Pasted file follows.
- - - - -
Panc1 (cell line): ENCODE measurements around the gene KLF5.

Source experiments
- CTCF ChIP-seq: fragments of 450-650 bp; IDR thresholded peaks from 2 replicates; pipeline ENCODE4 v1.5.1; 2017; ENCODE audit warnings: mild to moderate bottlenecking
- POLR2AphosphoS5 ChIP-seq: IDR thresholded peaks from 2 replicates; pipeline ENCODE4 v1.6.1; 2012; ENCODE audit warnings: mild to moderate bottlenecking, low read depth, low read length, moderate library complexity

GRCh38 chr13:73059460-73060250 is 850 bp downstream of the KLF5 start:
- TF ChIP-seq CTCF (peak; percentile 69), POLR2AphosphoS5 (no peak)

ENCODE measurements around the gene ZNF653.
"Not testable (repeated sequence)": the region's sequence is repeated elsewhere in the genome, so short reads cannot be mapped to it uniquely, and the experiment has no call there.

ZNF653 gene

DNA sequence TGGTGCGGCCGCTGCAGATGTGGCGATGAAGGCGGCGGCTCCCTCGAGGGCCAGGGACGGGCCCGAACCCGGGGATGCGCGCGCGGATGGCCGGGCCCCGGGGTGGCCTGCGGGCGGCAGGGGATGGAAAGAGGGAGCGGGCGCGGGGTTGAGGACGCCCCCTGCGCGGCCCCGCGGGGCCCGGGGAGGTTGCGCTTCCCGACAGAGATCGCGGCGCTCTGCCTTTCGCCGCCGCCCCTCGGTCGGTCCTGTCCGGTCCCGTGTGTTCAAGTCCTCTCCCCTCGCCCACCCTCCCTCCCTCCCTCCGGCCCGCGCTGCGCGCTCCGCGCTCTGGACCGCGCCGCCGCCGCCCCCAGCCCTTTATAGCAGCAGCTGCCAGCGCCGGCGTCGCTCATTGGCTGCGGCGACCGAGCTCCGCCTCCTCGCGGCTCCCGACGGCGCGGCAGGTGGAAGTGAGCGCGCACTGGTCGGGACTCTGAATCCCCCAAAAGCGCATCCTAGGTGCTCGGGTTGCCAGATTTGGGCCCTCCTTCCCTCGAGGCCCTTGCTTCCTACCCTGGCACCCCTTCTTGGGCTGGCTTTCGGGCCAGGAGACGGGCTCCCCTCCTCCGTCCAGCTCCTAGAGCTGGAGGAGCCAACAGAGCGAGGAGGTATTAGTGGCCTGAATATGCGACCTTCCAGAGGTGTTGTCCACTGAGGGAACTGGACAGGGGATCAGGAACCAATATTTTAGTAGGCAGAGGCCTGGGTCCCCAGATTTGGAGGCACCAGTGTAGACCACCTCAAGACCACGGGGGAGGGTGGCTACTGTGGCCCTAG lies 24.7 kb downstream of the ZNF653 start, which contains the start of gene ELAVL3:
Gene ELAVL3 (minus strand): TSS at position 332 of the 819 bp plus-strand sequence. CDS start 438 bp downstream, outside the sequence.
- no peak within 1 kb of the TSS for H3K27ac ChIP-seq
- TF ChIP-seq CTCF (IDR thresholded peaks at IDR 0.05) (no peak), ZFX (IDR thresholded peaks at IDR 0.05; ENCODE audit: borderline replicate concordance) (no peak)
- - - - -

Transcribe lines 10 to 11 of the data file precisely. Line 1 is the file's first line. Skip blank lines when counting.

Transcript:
DNA sequence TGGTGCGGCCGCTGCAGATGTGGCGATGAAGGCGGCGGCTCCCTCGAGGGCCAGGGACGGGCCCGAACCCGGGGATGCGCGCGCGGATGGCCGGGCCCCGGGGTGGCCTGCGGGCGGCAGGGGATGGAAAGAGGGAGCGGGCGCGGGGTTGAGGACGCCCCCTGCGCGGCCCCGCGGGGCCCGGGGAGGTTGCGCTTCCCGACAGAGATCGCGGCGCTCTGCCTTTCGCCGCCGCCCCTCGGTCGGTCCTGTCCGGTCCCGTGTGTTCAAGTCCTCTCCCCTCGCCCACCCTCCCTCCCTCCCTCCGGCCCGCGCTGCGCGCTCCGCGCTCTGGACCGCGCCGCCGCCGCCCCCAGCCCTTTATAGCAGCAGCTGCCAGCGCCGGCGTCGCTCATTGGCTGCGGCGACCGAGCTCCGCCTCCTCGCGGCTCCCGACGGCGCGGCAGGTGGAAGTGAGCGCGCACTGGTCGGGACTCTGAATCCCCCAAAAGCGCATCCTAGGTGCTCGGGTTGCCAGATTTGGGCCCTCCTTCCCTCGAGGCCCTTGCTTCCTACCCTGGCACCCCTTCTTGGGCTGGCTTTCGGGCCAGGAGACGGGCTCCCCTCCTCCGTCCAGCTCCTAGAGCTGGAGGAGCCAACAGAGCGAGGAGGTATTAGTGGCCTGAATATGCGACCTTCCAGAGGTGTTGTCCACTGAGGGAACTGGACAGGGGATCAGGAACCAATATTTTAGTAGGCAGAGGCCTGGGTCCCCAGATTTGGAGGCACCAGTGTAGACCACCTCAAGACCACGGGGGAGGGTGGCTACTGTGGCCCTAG lies 24.7 kb downstream of the ZNF653 start, which contains the start of gene ELAVL3:
Gene ELAVL3 (minus strand): TSS at position 332 of the 819 bp plus-strand sequence. CDS start 438 bp downstream, outside the sequence.